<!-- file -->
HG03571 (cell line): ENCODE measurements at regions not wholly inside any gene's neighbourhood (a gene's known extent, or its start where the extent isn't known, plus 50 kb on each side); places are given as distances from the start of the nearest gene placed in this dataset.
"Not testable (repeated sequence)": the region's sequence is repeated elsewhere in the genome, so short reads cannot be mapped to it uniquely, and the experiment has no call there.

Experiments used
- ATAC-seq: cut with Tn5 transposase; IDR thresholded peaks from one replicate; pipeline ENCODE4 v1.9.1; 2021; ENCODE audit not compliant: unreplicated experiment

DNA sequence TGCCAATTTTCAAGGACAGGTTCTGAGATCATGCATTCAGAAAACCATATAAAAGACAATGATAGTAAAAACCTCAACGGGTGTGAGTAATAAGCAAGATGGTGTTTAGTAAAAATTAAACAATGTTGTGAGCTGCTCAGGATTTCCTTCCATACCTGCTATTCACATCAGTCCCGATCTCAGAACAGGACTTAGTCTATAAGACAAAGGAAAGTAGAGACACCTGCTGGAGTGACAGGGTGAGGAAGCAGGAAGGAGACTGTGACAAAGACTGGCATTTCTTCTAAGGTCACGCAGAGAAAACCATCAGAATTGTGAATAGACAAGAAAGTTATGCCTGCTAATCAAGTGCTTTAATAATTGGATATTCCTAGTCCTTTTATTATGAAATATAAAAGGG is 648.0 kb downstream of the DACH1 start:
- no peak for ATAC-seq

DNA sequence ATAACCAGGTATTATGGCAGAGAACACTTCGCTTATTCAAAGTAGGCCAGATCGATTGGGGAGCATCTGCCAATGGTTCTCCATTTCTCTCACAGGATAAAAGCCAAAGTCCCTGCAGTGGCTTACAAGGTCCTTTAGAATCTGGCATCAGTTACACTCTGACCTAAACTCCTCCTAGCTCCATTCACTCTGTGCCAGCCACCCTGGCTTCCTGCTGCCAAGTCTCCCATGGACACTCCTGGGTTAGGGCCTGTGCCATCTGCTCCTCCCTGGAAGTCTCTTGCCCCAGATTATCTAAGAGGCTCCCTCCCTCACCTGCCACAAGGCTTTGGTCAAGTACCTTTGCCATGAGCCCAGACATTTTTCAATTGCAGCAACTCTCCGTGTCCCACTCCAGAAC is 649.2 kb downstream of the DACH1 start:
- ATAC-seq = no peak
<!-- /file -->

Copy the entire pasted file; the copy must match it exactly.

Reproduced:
HG03571 (cell line): ENCODE measurements at regions not wholly inside any gene's neighbourhood (a gene's known extent, or its start where the extent isn't known, plus 50 kb on each side); places are given as distances from the start of the nearest gene placed in this dataset.
"Not testable (repeated sequence)": the region's sequence is repeated elsewhere in the genome, so short reads cannot be mapped to it uniquely, and the experiment has no call there.

Experiments used
- ATAC-seq: cut with Tn5 transposase; IDR thresholded peaks from one replicate; pipeline ENCODE4 v1.9.1; 2021; ENCODE audit not compliant: unreplicated experiment

DNA sequence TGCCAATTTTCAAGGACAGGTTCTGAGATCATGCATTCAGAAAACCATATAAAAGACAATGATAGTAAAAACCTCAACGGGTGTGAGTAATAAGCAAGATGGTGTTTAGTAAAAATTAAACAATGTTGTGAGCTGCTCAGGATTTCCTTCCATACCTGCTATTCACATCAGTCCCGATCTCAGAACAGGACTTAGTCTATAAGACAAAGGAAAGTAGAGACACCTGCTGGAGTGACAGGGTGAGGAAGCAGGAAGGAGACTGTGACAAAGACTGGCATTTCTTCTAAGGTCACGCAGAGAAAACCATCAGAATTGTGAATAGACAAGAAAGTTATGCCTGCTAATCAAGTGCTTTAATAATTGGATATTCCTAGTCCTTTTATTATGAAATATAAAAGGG is 648.0 kb downstream of the DACH1 start:
- no peak for ATAC-seq

DNA sequence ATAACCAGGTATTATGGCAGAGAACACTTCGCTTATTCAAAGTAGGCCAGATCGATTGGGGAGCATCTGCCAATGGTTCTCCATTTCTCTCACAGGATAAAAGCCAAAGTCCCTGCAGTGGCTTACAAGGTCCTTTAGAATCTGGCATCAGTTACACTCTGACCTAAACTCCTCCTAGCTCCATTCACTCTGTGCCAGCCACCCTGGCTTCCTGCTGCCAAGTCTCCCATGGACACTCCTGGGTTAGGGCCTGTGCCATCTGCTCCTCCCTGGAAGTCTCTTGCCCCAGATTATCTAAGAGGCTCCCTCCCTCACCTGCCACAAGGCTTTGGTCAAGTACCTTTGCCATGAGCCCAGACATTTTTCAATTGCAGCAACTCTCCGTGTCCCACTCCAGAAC is 649.2 kb downstream of the DACH1 start:
- ATAC-seq = no peak